Monday, March 20, 2017

DOLE-TESDA tie-up gives more jobs to villagers in Sorsogon
By Gina Rodriguez

LEGAZPI CITY, March 20 (PNA) —- A tie-up by the Department of Labor and Employment (DOLE) and the Technical Skills and Development Authority (TESDA) has given livelihood opportunities to 70 villagers in Sorsogon City and four municipalities in Sorsogon province.

Raymond P. Escalante, information officer of DOLE-Bicol, said Monday a total of P651,315.76 worth of livelihood kits have been awarded early this month by DOLE-Bicol to 70 graduates of TESDA’s Special Training for Employment Program (STEP).

He said Marilyn L. Luzuriaga, DOLE Sorsogon provincial head, had reported that the beneficiaries composed of 9 dressmakers, 17 tune-up engine technicians, 9 construction painters, 17 cosmetologists and 18 tile setters came from various barangays in Sorsogon City and the municipalities of Castilla, Magallanes, Barcelona and Prieto Diaz.

“The villagers from Sorsogon were the first batch of STEP beneficiaries ever awarded with livelihood kits in the entire Bicol Region,” said Atty. Ma. Karina Perida-Trayvilla, DOLE-Bicol director.

STEP’s training program, which consists of short-term modules, addresses specific skills needs of the communities through enterpreneurial, self-employment and service-oriented activities that will promote employment.

Initiated in 2014, STEP is in line with the thrust of TESDA to expand the reach of its technical, vocational, education and training (or TVET) programs to the grassroots and “increase the employability and productivity” of beneficiaries.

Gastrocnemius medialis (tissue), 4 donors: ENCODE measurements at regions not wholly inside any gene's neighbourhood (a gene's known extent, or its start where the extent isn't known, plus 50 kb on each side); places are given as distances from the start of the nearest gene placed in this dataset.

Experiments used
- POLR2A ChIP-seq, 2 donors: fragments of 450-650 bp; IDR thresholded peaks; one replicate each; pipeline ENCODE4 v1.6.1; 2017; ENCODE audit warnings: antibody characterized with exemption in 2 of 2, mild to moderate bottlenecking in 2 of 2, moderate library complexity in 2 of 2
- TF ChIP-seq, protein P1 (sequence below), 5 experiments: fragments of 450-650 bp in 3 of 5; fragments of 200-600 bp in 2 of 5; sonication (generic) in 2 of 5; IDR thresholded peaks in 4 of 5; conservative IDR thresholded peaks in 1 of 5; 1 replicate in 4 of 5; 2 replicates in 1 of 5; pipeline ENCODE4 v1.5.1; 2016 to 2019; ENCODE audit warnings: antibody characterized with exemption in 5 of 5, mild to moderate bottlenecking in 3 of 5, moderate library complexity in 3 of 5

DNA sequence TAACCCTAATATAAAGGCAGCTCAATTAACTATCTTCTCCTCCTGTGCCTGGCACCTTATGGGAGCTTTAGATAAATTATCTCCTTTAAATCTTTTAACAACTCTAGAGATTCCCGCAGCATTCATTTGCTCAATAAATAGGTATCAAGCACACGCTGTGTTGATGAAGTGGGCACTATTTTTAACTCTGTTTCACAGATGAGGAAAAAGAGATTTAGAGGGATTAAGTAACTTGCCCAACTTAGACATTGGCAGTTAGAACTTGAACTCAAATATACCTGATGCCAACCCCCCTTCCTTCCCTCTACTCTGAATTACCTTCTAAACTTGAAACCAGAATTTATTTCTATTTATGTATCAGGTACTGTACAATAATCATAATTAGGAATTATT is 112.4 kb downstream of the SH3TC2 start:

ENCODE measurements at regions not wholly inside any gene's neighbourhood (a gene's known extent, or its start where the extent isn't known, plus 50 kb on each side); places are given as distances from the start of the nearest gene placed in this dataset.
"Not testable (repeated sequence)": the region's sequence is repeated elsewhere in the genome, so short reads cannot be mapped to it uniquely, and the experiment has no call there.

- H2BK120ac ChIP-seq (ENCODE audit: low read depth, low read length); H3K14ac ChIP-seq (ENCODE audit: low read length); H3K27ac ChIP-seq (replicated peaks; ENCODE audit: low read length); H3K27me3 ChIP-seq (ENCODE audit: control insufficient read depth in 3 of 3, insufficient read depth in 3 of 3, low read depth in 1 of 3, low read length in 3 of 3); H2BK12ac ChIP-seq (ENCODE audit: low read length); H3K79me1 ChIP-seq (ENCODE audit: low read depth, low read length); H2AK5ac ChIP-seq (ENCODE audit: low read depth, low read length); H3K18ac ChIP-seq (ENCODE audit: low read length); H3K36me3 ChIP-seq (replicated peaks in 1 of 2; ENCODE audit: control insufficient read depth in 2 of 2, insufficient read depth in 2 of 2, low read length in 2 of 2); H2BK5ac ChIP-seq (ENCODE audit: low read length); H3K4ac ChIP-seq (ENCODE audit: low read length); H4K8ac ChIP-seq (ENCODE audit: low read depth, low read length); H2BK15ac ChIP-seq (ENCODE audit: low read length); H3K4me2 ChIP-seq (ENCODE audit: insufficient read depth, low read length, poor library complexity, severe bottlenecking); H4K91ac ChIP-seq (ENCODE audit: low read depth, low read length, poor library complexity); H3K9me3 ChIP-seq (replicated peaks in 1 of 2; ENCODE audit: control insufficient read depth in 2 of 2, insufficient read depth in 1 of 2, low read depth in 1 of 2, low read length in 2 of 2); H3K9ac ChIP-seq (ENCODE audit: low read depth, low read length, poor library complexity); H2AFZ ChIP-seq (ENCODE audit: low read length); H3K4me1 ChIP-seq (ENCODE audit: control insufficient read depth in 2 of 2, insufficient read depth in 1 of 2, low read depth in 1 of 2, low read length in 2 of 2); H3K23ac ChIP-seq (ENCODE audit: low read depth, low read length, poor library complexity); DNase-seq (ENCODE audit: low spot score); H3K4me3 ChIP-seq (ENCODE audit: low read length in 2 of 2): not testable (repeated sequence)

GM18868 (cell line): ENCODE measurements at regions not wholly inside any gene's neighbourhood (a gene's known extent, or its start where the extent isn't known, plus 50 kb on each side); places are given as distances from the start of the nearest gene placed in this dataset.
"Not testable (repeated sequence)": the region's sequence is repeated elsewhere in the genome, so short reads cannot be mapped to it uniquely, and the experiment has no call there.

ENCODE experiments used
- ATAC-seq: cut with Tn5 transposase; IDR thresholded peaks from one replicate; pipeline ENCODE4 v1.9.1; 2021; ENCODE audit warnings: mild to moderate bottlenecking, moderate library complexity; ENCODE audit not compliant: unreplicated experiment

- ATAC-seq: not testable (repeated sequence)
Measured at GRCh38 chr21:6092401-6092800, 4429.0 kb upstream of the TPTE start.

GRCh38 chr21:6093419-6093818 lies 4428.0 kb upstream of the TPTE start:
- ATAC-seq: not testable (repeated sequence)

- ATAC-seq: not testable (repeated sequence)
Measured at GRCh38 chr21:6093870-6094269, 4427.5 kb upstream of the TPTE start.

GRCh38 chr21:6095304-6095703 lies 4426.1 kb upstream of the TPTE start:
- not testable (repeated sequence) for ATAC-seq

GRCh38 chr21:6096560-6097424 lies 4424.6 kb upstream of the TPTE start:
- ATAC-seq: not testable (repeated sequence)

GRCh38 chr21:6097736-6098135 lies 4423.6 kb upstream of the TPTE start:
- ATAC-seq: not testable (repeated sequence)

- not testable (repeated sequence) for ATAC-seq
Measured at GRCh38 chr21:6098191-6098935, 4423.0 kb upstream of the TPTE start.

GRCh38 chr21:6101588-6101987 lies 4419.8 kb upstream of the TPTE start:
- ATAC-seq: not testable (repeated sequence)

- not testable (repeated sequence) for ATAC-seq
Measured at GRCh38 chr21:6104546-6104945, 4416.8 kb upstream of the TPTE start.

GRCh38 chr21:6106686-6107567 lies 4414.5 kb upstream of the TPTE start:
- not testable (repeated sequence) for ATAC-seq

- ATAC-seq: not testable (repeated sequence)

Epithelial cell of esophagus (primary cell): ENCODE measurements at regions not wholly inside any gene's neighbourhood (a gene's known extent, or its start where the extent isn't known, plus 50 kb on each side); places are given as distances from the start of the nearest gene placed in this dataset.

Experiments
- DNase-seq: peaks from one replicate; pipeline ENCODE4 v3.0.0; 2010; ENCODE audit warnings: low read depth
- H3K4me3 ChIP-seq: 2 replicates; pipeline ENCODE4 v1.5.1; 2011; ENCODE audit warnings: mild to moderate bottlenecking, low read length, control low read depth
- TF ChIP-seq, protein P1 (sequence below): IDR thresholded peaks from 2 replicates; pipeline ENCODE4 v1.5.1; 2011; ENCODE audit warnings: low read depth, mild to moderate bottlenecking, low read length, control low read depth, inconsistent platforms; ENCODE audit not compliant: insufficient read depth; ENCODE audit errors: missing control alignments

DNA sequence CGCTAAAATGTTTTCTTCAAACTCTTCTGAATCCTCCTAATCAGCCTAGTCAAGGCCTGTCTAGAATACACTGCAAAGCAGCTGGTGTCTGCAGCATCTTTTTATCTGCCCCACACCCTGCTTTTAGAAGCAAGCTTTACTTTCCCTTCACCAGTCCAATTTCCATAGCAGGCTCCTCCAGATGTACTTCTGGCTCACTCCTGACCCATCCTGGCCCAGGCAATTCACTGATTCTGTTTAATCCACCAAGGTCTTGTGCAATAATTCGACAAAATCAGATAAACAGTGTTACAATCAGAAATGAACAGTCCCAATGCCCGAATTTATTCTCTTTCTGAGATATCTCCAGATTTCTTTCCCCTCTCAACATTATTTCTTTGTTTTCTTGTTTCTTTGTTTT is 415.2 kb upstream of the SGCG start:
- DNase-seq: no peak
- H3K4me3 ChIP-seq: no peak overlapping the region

Jose V. Serrano Jr., TESDA-Sorsogon provincial director, said he is thankful to DOLE for being its allied partner in providing livelihood support to STEP’s beneficiaries.

Trayvilla said the partnership with TESDA is a “real tool” in efforts to “lessen if not stop unemployment” in the Bicol region.

She said after STEP, the common problem of graduates is how to “start up.”

“Some of the graduates seek employment but most graduates want to test their skills and venture into small businesses but their financial resources are often minimal so they cannot afford to buy the necessary tools and equipment,” she said.

Trayvilla said combined with the STEP of TESDA, DOLE Bicol’s livelihood program can attain its real goal to generate sustainable alternative sources of income. (PNA) LAP/GVR/CBD